Third, the RCEP could serve as a viable alternative to the TPP (13) and has become quite important following the United States' withdrawal. Given the Trump administration's position and the other TPP partners' inability to resuscitate the agreement, (14) the TPP has now been put on life support. (15) It will likely meet the same fate as the widely-criticized Anti-Counterfeiting Trade Agreement (16) (ACTA). Despite its adoption in April 2011, ACTA has thus far been ratified by only one country--Japan, the country of depository. (17)
This Article examines the RCEP with a focus on the intellectual property norms that it seeks to develop. Part II briefly discusses the partnership's historical origins. Part III explores three possible scenarios in which the RCEP Agreement will help shape trade and intellectual property norms in the Asia-Pacific region. This Part evaluates the scenarios in which the agreement will function as a rival pact, a building block, and an alternative path. Part IV focuses specifically on the latest leaked draft of the RCEP intellectual property chapter. (18) It closely analyzes this chapter in five distinct areas: copyright, trademark, patent, trade secret, and intellectual property enforcement.
Part V tackles the question concerning whether the RCEP Agreement will contain an intellectual property chapter--and, if so, whether such a chapter will look like the intellectual property chapter in the TPP Agreement. Part VI turns to a much harder question concerning whether the RCEP intellectual property chapter will, and should, contain high or low protection and enforcement standards. This Part explores the pros and cons of high intellectual property standards in the Asia-Pacific region. Taken together, these two Parts seek to highlight the complexities of intellectual property norm setting in the region and the challenging policy dilemmas confronting the RCEP negotiating parties.
Although the RCEP negotiations were launched in November 2012 (19)--more than two years after the beginning of the TPP negotiations--they were not established solely as a reactive response to the latter. Instead, the RCEP negotiations built on prior negotiations at various fora in the Asia-Pacific region: ASEAN+3 (ASEAN, China, Japan, and South Korea), ASEAN+6, and the AsiaPacific Economic Cooperation (APEC) Forum. (20)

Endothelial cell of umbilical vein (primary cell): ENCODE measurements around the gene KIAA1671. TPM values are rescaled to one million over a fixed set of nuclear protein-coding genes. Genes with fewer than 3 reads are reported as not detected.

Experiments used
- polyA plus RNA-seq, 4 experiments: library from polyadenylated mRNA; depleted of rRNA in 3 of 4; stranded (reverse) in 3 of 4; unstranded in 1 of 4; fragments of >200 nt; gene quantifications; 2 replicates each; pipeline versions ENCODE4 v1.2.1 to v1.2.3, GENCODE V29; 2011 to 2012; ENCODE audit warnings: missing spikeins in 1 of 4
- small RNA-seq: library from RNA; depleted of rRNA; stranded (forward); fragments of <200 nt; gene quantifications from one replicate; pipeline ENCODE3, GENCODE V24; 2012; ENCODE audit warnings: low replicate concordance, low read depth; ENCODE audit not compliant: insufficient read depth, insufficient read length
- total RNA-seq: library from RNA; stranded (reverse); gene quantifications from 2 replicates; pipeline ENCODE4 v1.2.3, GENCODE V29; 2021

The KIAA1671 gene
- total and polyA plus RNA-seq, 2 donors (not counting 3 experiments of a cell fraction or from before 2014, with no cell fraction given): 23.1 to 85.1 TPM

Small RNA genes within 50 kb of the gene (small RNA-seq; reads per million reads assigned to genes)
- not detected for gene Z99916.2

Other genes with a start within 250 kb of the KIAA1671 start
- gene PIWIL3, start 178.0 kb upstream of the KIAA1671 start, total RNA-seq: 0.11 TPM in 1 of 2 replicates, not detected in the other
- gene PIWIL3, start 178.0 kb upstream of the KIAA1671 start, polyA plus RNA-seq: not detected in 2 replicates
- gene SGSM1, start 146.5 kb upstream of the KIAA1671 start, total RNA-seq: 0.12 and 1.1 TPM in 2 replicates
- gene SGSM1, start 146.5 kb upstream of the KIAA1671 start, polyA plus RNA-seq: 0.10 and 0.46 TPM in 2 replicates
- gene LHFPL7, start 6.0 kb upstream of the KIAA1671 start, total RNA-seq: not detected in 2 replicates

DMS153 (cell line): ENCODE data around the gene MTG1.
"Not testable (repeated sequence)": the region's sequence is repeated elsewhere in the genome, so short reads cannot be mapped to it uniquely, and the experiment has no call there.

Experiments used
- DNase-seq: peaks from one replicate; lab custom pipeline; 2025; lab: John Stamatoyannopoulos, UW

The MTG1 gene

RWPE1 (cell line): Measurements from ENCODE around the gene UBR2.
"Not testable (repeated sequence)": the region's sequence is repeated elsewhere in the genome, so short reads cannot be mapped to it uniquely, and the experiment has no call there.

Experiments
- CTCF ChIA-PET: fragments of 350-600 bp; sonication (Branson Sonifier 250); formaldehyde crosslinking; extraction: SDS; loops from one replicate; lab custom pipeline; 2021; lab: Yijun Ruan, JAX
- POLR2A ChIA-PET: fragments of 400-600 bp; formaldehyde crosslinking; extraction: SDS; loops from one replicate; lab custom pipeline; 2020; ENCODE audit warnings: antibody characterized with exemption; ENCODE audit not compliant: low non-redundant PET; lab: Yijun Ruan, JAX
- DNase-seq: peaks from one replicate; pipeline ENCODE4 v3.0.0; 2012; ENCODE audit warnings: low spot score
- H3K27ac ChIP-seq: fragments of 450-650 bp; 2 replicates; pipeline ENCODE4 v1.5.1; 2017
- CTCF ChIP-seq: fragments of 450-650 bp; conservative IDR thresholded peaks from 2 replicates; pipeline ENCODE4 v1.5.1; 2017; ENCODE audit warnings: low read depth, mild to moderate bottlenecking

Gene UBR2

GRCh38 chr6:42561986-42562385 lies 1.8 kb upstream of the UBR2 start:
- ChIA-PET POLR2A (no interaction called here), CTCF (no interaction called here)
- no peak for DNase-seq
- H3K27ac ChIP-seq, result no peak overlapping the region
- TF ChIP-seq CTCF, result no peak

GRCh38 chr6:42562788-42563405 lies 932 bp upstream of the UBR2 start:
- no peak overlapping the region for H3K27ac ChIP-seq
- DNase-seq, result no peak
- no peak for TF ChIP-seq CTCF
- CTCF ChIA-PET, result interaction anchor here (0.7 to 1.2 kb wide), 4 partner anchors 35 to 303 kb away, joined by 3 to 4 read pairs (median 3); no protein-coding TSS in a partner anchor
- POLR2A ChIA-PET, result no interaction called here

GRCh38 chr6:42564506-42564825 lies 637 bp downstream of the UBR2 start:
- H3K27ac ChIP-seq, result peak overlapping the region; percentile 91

Within ASEAN+3 and ASEAN+6, countries in the Asia-Pacific region have actively explored ways to facilitate greater regional economic integration and cooperation. In October 2001, in a report to ASEAN+3 leaders, the East Asian Vision Group, which was charged with "develop[ing] a road map to guide future regional cooperation," (21) recommended the establishment of the East Asia Free Trade Area. (22) Although China strongly supported this proposal, Japan and other Asian countries had serious reservations about China's potential dominance in this pact. (23)
In August 2006, Japan advanced an alternative proposal concerning the Comprehensive Economic Partnership in East Asia. (24) Covering not only ASEAN+3 members but also the three remaining ASEAN+6 members (Australia, India, and New Zealand), this partnership would dilute China's influence in the regional pact while adding to the mix a major source of natural resources--namely, Australia. (25)
Around that time, APEC members also actively explored regional integration and cooperation efforts. In November 2006, APEC began studying the concept of a Free Trade Area of the Asia-Pacific (FTAAP). (26) Three years later, APEC leaders pledged to create an agreement to realize this conceptual vision. As Fred Bergsten observed at that time, the proposed pact could
* catalyse a substantively successful Doha Round [Doha Development Round of Trade Negotiations];
* offer an alternative "Plan B" to restore the momentum of liberalization if Doha does falter badly;
* prevent a further, possibly explosive, proliferation of bilateral and subregional [preferential trade agreements] that create substantial new discrimination and discord within the Asia-Pacific region;
* avoid renewed risk of "drawing a line down the middle of the Pacific" as East Asian, and perhaps Western Hemisphere, regional initiatives produce disintegration of the Asia-Pacific rather than the integration that APEC was created to foster:
* channel the China-U.S. economic conflict into a more constructive and less confrontational context that could defuse at least some of its attendant tension and risk; and
* revitalize APEC itself, which is now of enhanced importance because of the risks of Asia-Pacific and especially China-U.S. fissures.27
Since then, APEC leaders have endorsed various declarations laying down the incremental steps needed to realize the FTAAP. These documents include the Pathways to FTAAP, (28) which was adopted in November 2010, and the Beijing Road map for APEC's Contribution to the Realization of the FTAAP29 (Beijing Roadmap), which was released four years later.
In November 2011, ASEAN, with the support of both China and Japan, proposed to merge the initiatives concerning the East Asia Free Trade Area and the...